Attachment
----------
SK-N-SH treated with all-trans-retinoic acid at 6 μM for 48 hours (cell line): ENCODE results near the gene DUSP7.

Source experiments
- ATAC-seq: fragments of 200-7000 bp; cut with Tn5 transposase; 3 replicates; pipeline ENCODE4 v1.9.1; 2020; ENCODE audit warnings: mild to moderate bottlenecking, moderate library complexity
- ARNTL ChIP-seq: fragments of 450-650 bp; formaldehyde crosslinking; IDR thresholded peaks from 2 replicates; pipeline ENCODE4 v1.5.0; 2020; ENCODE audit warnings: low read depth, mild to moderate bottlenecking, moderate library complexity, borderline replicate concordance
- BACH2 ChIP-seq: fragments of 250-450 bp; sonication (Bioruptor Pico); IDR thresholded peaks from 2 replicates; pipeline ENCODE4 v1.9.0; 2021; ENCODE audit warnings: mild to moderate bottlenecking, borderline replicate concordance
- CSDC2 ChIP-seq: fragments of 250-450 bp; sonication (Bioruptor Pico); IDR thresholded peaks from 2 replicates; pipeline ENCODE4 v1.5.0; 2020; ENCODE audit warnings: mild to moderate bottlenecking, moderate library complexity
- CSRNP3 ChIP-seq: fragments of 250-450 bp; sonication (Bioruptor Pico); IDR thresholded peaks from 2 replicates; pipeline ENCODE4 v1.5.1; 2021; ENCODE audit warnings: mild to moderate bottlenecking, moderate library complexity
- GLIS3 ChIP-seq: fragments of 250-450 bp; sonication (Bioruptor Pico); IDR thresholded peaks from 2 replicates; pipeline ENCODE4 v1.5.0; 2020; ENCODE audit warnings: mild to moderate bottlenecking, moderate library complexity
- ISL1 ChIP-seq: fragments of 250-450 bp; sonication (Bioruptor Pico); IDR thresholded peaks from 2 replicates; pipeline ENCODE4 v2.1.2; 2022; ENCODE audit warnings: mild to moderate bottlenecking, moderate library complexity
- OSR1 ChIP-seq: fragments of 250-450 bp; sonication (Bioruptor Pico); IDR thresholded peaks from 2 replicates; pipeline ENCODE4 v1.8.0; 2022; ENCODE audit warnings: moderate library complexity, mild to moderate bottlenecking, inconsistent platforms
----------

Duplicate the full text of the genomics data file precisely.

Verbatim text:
SK-N-SH treated with all-trans-retinoic acid at 6 μM for 48 hours (cell line): ENCODE results near the gene DUSP7.

Source experiments
- ATAC-seq: fragments of 200-7000 bp; cut with Tn5 transposase; 3 replicates; pipeline ENCODE4 v1.9.1; 2020; ENCODE audit warnings: mild to moderate bottlenecking, moderate library complexity
- ARNTL ChIP-seq: fragments of 450-650 bp; formaldehyde crosslinking; IDR thresholded peaks from 2 replicates; pipeline ENCODE4 v1.5.0; 2020; ENCODE audit warnings: low read depth, mild to moderate bottlenecking, moderate library complexity, borderline replicate concordance
- BACH2 ChIP-seq: fragments of 250-450 bp; sonication (Bioruptor Pico); IDR thresholded peaks from 2 replicates; pipeline ENCODE4 v1.9.0; 2021; ENCODE audit warnings: mild to moderate bottlenecking, borderline replicate concordance
- CSDC2 ChIP-seq: fragments of 250-450 bp; sonication (Bioruptor Pico); IDR thresholded peaks from 2 replicates; pipeline ENCODE4 v1.5.0; 2020; ENCODE audit warnings: mild to moderate bottlenecking, moderate library complexity
- CSRNP3 ChIP-seq: fragments of 250-450 bp; sonication (Bioruptor Pico); IDR thresholded peaks from 2 replicates; pipeline ENCODE4 v1.5.1; 2021; ENCODE audit warnings: mild to moderate bottlenecking, moderate library complexity
- GLIS3 ChIP-seq: fragments of 250-450 bp; sonication (Bioruptor Pico); IDR thresholded peaks from 2 replicates; pipeline ENCODE4 v1.5.0; 2020; ENCODE audit warnings: mild to moderate bottlenecking, moderate library complexity
- ISL1 ChIP-seq: fragments of 250-450 bp; sonication (Bioruptor Pico); IDR thresholded peaks from 2 replicates; pipeline ENCODE4 v2.1.2; 2022; ENCODE audit warnings: mild to moderate bottlenecking, moderate library complexity
- OSR1 ChIP-seq: fragments of 250-450 bp; sonication (Bioruptor Pico); IDR thresholded peaks from 2 replicates; pipeline ENCODE4 v1.8.0; 2022; ENCODE audit warnings: moderate library complexity, mild to moderate bottlenecking, inconsistent platforms